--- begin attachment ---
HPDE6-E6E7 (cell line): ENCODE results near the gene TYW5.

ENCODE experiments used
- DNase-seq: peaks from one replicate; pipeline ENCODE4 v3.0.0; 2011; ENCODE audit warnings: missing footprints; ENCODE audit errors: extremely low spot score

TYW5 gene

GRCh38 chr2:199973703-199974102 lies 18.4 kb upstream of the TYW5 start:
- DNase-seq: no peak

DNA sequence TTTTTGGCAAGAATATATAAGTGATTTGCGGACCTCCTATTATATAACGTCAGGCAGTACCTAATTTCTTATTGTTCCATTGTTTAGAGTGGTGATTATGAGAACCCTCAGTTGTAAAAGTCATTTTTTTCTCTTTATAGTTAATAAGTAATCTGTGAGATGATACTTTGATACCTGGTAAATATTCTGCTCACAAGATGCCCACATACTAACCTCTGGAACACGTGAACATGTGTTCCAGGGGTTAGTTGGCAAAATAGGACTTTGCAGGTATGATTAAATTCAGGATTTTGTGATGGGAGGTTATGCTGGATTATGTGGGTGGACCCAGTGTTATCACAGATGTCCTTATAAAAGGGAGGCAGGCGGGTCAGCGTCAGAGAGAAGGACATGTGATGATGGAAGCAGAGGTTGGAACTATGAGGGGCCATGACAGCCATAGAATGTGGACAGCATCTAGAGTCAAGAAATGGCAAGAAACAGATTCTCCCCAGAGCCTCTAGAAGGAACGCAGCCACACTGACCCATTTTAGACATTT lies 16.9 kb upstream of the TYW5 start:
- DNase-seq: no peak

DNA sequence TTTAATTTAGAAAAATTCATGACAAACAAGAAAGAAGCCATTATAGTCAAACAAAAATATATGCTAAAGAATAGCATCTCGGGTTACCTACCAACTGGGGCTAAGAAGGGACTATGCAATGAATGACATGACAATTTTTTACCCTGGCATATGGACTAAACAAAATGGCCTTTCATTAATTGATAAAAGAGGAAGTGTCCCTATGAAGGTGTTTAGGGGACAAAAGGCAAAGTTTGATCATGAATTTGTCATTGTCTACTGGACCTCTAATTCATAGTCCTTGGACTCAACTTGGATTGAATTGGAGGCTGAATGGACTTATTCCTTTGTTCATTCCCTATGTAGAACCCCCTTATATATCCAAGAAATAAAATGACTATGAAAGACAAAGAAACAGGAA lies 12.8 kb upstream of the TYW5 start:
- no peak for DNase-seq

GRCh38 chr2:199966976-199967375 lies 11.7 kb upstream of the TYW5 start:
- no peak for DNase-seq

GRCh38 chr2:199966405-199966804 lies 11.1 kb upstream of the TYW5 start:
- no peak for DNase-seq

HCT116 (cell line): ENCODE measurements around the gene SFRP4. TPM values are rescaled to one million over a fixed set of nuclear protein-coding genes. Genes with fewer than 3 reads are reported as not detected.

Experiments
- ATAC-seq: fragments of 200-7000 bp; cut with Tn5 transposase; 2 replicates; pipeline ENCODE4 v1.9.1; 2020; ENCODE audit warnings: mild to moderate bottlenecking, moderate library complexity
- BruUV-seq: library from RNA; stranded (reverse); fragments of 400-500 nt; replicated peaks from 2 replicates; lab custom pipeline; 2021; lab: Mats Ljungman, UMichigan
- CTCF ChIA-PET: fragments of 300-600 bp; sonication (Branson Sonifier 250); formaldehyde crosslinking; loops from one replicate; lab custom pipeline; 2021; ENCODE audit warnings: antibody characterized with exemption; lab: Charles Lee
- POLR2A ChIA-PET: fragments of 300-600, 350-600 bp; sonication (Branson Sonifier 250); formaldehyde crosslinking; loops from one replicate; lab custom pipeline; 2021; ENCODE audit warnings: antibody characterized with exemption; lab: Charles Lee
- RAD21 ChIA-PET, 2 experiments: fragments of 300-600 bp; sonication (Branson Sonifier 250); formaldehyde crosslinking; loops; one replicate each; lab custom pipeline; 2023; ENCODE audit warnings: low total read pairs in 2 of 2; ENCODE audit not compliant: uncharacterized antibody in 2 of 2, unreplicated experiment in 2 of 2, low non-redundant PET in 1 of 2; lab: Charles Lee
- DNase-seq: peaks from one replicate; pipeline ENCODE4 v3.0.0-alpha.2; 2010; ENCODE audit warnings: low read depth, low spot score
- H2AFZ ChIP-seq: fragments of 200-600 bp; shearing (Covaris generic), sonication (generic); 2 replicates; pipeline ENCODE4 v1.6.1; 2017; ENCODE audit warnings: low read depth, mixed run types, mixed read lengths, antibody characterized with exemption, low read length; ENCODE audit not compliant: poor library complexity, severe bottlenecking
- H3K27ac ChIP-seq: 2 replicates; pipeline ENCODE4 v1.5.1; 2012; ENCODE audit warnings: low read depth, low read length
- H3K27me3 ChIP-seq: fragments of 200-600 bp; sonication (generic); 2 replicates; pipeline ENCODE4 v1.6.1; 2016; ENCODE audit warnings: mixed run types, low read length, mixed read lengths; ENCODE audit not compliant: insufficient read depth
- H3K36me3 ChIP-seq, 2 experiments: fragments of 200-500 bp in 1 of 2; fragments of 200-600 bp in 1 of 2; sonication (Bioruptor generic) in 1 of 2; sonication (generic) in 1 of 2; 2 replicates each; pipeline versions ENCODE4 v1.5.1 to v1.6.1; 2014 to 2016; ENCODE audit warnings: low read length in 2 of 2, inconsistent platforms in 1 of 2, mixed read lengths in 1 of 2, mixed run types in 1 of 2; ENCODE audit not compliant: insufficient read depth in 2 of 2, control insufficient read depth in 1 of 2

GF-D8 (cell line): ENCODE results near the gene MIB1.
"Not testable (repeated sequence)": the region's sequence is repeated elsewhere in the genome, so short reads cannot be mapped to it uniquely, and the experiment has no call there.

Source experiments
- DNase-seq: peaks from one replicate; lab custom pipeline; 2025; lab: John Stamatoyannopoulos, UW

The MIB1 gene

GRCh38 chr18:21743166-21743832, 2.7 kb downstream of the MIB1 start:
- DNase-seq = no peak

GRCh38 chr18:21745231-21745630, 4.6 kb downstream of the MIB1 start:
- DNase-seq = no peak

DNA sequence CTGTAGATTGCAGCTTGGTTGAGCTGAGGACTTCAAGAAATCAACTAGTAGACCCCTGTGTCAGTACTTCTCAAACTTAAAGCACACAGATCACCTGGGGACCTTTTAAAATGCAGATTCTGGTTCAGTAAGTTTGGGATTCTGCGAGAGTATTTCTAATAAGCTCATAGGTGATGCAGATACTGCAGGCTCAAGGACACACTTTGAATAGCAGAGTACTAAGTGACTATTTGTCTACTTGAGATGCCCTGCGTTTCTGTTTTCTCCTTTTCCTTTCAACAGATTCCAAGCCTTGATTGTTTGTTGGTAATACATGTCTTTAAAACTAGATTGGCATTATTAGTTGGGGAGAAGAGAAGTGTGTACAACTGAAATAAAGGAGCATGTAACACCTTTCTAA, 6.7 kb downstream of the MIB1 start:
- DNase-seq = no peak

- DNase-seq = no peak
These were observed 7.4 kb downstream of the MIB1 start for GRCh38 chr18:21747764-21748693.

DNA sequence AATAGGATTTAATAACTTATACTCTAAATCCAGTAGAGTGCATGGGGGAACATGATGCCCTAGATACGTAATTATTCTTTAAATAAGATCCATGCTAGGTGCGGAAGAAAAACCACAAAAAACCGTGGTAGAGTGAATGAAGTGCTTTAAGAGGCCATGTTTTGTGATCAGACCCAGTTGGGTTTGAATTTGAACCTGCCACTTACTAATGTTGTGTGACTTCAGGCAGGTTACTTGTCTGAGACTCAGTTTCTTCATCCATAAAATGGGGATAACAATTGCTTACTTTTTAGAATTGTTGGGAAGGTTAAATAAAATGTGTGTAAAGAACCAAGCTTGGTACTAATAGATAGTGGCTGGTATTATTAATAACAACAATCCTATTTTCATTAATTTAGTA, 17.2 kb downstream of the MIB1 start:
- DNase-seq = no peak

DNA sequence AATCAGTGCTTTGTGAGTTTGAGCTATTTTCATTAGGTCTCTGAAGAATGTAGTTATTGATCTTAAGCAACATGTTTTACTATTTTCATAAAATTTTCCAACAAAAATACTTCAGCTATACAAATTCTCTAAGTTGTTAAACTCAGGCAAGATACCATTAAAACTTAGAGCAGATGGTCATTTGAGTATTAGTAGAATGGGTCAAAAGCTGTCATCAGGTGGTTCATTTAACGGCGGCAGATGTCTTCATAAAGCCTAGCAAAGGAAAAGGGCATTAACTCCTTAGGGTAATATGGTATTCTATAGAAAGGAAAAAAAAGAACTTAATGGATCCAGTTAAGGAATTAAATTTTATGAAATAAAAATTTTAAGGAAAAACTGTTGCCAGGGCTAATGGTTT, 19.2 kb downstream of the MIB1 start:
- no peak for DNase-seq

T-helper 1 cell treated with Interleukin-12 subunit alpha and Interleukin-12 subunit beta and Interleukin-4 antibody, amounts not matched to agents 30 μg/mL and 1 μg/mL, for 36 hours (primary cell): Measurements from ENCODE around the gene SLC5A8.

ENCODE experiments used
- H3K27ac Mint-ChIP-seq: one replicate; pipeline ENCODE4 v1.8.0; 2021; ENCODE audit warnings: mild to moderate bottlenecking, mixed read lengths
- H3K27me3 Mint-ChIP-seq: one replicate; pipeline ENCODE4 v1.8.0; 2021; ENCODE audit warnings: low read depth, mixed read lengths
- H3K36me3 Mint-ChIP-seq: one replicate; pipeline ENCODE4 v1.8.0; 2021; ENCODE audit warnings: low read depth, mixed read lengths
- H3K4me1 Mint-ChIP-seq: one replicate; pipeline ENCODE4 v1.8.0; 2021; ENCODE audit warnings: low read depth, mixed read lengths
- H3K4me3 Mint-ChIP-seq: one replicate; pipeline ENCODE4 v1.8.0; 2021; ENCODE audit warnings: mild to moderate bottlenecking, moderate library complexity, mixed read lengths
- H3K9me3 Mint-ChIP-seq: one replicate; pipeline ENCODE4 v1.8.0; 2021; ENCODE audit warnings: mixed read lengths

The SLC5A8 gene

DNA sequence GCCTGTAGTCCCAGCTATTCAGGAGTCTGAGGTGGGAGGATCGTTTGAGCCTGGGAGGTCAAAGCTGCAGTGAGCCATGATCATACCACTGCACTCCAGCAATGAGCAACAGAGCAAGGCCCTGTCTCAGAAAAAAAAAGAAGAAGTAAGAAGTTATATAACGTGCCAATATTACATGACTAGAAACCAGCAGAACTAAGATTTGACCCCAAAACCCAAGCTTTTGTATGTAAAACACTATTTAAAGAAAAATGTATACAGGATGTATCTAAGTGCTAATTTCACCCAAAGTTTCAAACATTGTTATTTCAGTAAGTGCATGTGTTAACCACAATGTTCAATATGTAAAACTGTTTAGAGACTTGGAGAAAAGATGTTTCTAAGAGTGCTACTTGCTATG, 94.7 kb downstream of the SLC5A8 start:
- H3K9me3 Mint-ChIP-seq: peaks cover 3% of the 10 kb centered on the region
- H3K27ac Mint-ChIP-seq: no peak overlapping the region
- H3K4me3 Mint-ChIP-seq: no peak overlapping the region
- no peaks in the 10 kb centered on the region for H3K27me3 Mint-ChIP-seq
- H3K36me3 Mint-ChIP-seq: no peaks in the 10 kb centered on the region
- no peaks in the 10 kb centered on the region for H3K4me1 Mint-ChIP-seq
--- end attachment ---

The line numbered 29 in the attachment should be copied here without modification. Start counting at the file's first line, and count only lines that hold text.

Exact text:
Source experiments